Cutting edge: A chemical genetic system for the analysis of kinases regulating T cell development

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Cutting edge: A chemical genetic system for the analysis of kinases regulating T cell development. / Denzel, A; Hare, Katherine; Zhang, C; Shokat, K; Jenkinson, EY; Anderson, Graham; Hayday, A.

In: Journal of Immunology, Vol. 171, No. 2, 01.07.2003, p. 519-523.

Research output: Contribution to journalArticle

Harvard

Denzel, A, Hare, K, Zhang, C, Shokat, K, Jenkinson, EY, Anderson, G & Hayday, A 2003, 'Cutting edge: A chemical genetic system for the analysis of kinases regulating T cell development', Journal of Immunology, vol. 171, no. 2, pp. 519-523.

APA

Vancouver

Author

Denzel, A ; Hare, Katherine ; Zhang, C ; Shokat, K ; Jenkinson, EY ; Anderson, Graham ; Hayday, A. / Cutting edge: A chemical genetic system for the analysis of kinases regulating T cell development. In: Journal of Immunology. 2003 ; Vol. 171, No. 2. pp. 519-523.

Bibtex

@article{0d81534965274c03b498e29b1a3c605a,
title = "Cutting edge: A chemical genetic system for the analysis of kinases regulating T cell development",
abstract = "To understand the regulatory activities of kinases in vivo requires their study across a biologically relevant window of activity. To this end, ATP analog-sensitive kinase alleles (ASKAs) specifically sensitive to a competitive inhibitor have been developed. This article tests whether ASKA technology can be applied to complex immunological systems, such as lymphoid development. The results show that when applied to reaggregate thymic organ culture, novel p56(Lck) ASKAs readily expose a dose-dependent correlation of thymocyte development with a range of p56(Lck) activity. By regulating kinase activity, rather than amounts of RNA or protein, ASKA technology offers a general means for assessing the quantitative contributions to immunology of numerous kinases emerging from genomics analyses. It can obviate the generation of multiple lines of mice expressing different levels of kinase transgenes and should permit specific biological effects to be associated with defined biochemical activities.",
author = "A Denzel and Katherine Hare and C Zhang and K Shokat and EY Jenkinson and Graham Anderson and A Hayday",
year = "2003",
month = jul,
day = "1",
language = "English",
volume = "171",
pages = "519--523",
journal = "Journal of Immunology",
issn = "0022-1767",
publisher = "American Association of Immunologists",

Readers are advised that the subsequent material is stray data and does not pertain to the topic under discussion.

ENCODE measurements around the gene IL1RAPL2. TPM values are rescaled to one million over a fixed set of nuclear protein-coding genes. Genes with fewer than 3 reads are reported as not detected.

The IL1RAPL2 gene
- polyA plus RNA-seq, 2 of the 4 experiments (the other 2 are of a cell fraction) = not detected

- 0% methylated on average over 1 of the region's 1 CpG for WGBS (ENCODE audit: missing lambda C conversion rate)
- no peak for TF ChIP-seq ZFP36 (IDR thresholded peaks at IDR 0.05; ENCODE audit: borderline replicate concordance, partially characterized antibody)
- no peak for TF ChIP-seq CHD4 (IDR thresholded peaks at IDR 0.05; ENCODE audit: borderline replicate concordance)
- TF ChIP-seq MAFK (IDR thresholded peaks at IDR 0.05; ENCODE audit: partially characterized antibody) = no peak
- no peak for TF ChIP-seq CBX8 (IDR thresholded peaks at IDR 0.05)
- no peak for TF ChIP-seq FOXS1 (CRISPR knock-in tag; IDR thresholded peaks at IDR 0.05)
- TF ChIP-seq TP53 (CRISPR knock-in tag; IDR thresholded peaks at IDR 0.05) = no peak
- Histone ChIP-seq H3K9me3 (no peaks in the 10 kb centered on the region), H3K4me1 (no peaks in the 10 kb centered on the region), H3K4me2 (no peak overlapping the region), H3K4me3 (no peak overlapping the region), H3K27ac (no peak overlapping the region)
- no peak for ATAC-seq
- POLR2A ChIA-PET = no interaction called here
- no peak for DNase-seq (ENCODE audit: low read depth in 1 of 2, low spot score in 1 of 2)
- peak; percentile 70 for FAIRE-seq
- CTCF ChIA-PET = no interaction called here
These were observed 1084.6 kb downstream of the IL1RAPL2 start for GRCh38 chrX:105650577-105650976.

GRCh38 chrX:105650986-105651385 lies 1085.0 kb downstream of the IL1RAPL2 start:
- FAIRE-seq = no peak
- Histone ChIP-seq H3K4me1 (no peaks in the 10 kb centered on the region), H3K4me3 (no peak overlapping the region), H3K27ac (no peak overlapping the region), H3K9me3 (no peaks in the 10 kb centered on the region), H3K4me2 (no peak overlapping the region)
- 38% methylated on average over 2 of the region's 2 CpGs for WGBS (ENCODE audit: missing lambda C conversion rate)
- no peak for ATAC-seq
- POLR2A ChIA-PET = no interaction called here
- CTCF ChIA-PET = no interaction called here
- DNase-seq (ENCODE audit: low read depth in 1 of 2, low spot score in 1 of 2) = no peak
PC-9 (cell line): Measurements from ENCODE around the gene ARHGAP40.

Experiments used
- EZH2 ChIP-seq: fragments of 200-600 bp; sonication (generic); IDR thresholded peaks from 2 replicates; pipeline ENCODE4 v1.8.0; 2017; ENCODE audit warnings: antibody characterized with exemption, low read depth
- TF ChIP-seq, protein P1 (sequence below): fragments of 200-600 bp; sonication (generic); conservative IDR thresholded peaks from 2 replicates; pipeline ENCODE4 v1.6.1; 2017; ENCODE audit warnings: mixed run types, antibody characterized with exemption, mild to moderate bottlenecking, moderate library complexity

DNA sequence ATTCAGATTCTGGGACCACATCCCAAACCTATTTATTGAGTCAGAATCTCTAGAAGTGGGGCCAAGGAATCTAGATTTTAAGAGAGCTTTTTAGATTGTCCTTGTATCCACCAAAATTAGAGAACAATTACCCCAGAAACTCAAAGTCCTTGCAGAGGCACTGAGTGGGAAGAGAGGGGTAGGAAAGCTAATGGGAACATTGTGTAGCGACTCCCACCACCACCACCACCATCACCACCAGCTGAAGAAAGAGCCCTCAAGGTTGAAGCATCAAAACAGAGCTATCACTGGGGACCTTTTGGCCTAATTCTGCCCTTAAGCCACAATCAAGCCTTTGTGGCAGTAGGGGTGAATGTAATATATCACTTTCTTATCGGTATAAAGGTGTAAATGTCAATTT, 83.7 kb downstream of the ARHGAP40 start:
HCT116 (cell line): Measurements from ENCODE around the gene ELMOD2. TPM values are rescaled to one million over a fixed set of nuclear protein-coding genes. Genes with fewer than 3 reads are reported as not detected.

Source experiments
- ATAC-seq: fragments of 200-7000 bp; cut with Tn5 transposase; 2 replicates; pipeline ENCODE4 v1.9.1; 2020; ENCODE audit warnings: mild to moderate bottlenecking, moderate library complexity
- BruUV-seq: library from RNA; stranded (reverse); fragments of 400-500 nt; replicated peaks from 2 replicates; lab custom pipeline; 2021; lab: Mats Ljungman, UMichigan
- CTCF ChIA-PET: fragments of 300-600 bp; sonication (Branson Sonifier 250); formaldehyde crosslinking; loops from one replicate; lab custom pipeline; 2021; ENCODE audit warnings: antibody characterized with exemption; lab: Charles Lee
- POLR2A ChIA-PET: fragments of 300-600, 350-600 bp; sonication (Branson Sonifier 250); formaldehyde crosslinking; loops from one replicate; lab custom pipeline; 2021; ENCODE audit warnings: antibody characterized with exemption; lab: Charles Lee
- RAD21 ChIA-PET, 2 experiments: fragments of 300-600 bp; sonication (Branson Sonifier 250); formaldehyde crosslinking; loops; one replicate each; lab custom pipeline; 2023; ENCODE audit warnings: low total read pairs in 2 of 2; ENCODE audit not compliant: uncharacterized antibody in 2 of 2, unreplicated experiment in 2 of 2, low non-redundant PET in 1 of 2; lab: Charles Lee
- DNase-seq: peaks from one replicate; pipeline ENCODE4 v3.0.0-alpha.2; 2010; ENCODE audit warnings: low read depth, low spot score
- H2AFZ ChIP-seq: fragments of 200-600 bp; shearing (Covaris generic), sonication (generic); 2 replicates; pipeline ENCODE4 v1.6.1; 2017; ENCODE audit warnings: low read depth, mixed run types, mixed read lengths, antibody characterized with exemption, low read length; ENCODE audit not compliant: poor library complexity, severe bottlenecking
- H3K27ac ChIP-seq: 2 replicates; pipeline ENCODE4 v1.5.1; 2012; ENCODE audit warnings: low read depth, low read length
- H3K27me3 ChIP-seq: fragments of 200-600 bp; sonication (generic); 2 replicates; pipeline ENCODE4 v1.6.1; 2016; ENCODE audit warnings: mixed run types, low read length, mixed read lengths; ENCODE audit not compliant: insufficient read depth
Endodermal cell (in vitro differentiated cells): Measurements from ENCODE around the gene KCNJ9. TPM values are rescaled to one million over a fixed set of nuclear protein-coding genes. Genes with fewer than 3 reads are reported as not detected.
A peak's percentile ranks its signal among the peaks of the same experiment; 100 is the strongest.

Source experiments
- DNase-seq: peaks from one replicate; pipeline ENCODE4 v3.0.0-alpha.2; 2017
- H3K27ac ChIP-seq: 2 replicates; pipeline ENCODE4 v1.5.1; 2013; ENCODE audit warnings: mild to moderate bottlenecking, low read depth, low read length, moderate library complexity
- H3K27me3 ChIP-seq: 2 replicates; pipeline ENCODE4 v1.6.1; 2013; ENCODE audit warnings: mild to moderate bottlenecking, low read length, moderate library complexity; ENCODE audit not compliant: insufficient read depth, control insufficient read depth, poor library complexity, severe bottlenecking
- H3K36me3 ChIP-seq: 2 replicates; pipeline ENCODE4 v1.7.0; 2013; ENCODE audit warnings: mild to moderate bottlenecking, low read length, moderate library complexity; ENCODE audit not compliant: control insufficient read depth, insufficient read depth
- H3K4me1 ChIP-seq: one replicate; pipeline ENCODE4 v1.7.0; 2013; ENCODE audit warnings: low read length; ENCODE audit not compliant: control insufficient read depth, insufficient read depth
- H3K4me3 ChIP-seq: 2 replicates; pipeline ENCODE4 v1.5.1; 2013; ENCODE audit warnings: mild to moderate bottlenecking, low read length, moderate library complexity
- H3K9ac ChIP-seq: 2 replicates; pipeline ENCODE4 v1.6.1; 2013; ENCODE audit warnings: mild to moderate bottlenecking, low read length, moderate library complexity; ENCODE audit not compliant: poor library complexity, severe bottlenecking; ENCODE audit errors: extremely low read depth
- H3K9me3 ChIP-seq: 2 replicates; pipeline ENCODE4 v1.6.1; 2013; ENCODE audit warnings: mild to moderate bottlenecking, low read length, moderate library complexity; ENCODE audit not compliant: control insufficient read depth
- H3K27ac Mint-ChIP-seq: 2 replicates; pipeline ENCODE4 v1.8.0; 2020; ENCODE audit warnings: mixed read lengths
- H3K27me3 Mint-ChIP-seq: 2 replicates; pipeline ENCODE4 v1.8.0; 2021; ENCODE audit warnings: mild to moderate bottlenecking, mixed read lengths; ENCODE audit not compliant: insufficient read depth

number = "2",

}

RIS

TY - JOUR

T1 - Cutting edge: A chemical genetic system for the analysis of kinases regulating T cell development

AU - Denzel, A

AU - Hare, Katherine

AU - Zhang, C

AU - Shokat, K

AU - Jenkinson, EY

AU - Anderson, Graham

AU - Hayday, A

PY - 2003/7/1

Y1 - 2003/7/1

N2 - To understand the regulatory activities of kinases in vivo requires their study across a biologically relevant window of activity. To this end, ATP analog-sensitive kinase alleles (ASKAs) specifically sensitive to a competitive inhibitor have been developed. This article tests whether ASKA technology can be applied to complex immunological systems, such as lymphoid development. The results show that when applied to reaggregate thymic organ culture, novel p56(Lck) ASKAs readily expose a dose-dependent correlation of thymocyte development with a range of p56(Lck) activity. By regulating kinase activity, rather than amounts of RNA or protein, ASKA technology offers a general means for assessing the quantitative contributions to immunology of numerous kinases emerging from genomics analyses. It can obviate the generation of multiple lines of mice expressing different levels of kinase transgenes and should permit specific biological effects to be associated with defined biochemical activities.

AB - To understand the regulatory activities of kinases in vivo requires their study across a biologically relevant window of activity. To this end, ATP analog-sensitive kinase alleles (ASKAs) specifically sensitive to a competitive inhibitor have been developed. This article tests whether ASKA technology can be applied to complex immunological systems, such as lymphoid development. The results show that when applied to reaggregate thymic organ culture, novel p56(Lck) ASKAs readily expose a dose-dependent correlation of thymocyte development with a range of p56(Lck) activity. By regulating kinase activity, rather than amounts of RNA or protein, ASKA technology offers a general means for assessing the quantitative contributions to immunology of numerous kinases emerging from genomics analyses. It can obviate the generation of multiple lines of mice expressing different levels of kinase transgenes and should permit specific biological effects to be associated with defined biochemical activities.

M3 - Article

C2 - 12847211

VL - 171

SP - 519

EP - 523

JO - Journal of Immunology

JF - Journal of Immunology

SN - 0022-1767

IS - 2

ER -